The form factor and external control layout of the EOS 650D has changed very little from that of the EOS 600D. And this counts as a positive. We found little fault with the earlier camera's handling and operation. Any owner of a previous Rebel series model will feel right at home with the 650D.
Shifting movie mode from the mode dial to a position on the power switch is a seemingly minor change, but one that actually makes it far easier to toggle between stills and video shooting and to enable manual exposure control in movie mode.
The biggest news with regard to handling and operation is undoubtedly Canon's introduction of a touchscreen interface - the first on any 35mm-style DSLR. Canon clearly put a lot of thought into its implementation, and the EOS 650D sports the most comprehensive and intuitive touchscreen interface we've yet seen in any camera.
Equally as impressive is the fact that you are not forced to use one mode of operation over the other. In adding touchscreen control Canon has taken nothing away from the operational experience of using the external dials and buttons. The camera's eye sensor ensures that you don't accidently activate the screen while looking through the viewfinder. You can ignore - and even completely disable - touchscreen control and operate the 650D via its external controls, exactly as you would any of its predecessors. Or you can use the touchscreen in combination with the 4-way controller and main dial, which for some operations yields the most efficient results.
Taken as a whole, this is a level of efficiency and integration that surpasses anything we've seen from other camera makers; and doubly impressive given this is Canon's first attempt. Other than a minor complaint about menu tabs being a bit difficult to accurately press, we have nothing but praise for such a well-thought out design and successfully executed implementation.
The Final Word
With the EOS 650D, Canon faced the challenge of taking an already successful camera line and finding a way to offer more than a token upgrade without stealing too much thunder from its higher-spec'd DSLRs. By maintaining what has long been very good image quality for both stills and video shooting and addressing operational handling with a remarkably well-executed touchscreen implementation, the latest addition to the Rebel lineup carves out a niche as one of the more enjoyable to use entry level DSLRs on the market.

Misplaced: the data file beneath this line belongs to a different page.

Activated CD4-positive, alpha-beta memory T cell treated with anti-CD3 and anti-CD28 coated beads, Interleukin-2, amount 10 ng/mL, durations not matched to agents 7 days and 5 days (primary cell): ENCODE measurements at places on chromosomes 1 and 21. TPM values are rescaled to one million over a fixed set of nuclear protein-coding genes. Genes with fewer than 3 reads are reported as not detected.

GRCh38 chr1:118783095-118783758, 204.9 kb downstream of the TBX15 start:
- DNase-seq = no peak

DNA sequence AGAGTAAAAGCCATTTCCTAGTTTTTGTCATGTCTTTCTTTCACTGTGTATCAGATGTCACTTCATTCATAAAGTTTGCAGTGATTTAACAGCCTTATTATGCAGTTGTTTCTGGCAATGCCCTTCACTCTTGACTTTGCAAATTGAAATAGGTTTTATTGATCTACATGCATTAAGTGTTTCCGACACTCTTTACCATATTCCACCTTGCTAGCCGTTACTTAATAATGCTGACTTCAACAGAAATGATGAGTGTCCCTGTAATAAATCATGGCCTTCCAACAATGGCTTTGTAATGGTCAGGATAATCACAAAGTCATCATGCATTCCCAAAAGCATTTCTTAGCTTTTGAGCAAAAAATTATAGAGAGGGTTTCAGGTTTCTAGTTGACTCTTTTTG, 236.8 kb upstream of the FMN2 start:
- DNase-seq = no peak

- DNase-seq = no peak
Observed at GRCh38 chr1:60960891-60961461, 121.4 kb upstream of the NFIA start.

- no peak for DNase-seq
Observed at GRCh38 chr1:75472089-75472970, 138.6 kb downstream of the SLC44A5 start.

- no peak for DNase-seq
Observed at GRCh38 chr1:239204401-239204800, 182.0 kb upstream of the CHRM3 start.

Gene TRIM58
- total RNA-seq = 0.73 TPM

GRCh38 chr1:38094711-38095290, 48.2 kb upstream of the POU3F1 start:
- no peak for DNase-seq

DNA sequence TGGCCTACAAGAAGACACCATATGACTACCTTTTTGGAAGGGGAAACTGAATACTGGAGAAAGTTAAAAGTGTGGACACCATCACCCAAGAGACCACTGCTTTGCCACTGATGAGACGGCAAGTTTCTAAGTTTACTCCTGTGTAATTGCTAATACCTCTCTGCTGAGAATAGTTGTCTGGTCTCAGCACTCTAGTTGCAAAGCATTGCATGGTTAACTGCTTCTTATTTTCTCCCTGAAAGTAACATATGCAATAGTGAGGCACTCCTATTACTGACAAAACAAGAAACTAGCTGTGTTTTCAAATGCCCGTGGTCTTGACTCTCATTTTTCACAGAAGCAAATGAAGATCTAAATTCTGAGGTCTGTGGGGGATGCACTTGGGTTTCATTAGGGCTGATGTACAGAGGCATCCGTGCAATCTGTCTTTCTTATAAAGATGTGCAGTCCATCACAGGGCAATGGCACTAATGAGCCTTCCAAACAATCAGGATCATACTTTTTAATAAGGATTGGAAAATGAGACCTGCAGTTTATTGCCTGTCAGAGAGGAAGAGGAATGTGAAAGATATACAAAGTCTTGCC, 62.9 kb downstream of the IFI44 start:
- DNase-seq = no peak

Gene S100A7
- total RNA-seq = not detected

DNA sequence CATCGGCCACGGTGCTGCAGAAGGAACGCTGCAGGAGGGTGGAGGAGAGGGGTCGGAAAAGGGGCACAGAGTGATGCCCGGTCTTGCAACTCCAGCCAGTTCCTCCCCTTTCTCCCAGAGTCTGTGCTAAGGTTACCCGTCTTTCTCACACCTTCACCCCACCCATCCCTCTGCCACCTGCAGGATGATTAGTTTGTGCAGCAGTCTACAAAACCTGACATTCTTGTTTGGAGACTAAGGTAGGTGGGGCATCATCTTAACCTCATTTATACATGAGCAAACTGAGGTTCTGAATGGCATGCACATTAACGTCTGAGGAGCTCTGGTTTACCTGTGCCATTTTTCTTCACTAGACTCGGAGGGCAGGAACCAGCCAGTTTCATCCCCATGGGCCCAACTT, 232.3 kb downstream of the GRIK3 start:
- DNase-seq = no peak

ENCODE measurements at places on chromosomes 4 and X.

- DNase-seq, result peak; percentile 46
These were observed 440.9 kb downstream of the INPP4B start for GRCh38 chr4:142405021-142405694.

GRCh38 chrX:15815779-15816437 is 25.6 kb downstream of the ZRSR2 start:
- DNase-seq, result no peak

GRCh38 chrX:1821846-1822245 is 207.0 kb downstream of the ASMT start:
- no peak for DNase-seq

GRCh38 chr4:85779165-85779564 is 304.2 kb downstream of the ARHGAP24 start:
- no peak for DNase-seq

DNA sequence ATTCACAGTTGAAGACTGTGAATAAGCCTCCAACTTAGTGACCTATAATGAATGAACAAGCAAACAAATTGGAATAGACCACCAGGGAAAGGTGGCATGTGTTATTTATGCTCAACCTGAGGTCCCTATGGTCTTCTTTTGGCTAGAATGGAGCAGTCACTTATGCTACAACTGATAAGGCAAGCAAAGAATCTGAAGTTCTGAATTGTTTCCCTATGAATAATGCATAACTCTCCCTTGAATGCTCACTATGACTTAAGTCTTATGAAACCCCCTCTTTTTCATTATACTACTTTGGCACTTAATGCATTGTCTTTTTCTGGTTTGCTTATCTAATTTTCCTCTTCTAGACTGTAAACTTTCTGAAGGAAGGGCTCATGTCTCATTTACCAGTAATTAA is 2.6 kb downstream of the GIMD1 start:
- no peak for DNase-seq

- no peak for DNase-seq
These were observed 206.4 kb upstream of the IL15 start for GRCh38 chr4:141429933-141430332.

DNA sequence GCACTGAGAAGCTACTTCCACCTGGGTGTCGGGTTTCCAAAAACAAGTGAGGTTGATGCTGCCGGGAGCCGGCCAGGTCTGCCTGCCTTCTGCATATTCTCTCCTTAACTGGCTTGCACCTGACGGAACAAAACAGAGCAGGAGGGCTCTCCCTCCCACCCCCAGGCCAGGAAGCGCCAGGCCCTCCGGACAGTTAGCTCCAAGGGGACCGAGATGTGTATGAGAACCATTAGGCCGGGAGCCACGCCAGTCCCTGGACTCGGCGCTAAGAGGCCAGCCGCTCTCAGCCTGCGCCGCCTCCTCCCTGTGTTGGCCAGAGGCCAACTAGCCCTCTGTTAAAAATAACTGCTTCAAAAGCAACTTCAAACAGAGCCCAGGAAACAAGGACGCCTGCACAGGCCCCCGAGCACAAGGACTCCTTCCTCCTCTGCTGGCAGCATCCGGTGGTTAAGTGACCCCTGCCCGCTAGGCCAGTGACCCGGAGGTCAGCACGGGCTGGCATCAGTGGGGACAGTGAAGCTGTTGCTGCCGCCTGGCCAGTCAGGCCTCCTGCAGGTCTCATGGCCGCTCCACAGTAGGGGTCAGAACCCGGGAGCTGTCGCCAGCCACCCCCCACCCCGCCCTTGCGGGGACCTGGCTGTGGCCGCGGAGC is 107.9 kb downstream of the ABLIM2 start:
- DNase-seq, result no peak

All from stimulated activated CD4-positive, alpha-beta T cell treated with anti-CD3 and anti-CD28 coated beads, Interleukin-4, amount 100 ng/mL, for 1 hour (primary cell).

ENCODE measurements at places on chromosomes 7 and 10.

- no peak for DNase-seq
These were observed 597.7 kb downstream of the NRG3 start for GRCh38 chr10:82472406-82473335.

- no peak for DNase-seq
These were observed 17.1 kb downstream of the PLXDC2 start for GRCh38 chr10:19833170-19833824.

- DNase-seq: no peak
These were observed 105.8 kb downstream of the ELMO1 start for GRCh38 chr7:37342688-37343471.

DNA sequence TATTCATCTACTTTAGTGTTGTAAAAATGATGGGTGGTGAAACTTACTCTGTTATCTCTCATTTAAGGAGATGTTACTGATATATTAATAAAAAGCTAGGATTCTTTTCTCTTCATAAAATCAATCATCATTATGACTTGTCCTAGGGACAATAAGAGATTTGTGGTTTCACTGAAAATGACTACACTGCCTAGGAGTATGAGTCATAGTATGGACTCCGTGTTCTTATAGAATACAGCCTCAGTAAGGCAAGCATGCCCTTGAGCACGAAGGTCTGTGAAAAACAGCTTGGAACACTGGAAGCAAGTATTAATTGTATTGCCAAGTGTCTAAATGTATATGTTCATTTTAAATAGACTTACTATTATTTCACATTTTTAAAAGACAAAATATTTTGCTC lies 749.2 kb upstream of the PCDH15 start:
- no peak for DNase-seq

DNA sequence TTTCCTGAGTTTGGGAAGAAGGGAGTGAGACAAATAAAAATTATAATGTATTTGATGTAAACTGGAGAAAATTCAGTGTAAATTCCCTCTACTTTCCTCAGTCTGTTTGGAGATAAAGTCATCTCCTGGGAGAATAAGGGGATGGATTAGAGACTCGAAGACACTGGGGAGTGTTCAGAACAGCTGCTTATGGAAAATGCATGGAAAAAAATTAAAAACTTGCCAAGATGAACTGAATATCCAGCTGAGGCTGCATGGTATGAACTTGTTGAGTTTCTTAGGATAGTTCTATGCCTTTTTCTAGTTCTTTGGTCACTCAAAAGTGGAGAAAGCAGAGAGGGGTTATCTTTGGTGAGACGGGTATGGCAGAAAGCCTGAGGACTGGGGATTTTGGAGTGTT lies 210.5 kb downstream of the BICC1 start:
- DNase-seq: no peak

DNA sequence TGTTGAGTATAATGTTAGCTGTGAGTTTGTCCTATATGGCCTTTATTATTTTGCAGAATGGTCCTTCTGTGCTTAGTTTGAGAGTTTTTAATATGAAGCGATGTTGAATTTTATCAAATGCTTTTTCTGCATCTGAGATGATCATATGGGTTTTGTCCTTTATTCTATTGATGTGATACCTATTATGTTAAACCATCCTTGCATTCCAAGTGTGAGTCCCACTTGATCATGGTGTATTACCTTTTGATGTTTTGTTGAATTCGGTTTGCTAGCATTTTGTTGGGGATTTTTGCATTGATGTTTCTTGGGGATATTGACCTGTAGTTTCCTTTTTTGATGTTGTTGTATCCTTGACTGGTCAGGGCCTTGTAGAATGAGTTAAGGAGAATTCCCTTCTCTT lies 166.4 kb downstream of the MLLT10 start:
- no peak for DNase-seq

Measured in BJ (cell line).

Where the camera falters, unfortunately, is with AF performance in live view. Canon's new 'hybrid' AF system, while a step forward compared to previous contrast detect attempts, is a long way from what we've seen in other mirrorless models, and from our experience of Sony's SLTs. And while we applaud Canon for attempting continuous AF in movie mode, it too is prone to more focus errors than we'd have liked to see.
For users moving up from compact cameras, the 650D offers a very significant increase in image quality and a comfortable to hold camera wrapped in an interface that accommodates both touchscreen and external control operation. A 5fps shooting speed makes it a useful option for those who want to capture recreational sports or fast action. And for those ready to take more direct control over the imaging process, manual exposure controls (for stills and video), combined with a bundled feature-rich raw converter provide the ability to get the most from your images.
Such solid imaging performance and easy-to-manipulate shooting settings garner the EOS 650D our silver award by a comfortable margin, with disappointingly slow live view AF performance holding it back from earning our highest honor.
Scoring is relative only to the other cameras in the same category.
Click here to learn about the changes to our scoring system and what these numbers mean.
Ergonomics & handling
Metering & focus accuracy
Image quality (raw)
Image quality (jpeg)
Low light / high ISO performance
Viewfinder / screen rating
Movie / video mode
Users who find a touchscreen interface more welcoming than dials and buttons but still want the option to grow into more manual control over their photography.
Not so good for
Users who need fast AF performance in live view or video mode.
The Canon EOS 650D combines very good image quality with easy access to shooting parameters and extensive manual control. Its touchscreen interface brings a new level of operational efficiency to the DSLR market. Added to this is a fast 5fps shooting rate and quick phase detection AF.
- Canon EOS M preview
- Canon AF performance article (Roger Cicala)
- Nikon D3200 review
- Panasonic Lumix DMC-G5 preview
- Olympus E-M5 review
- Sony SLT-A65 review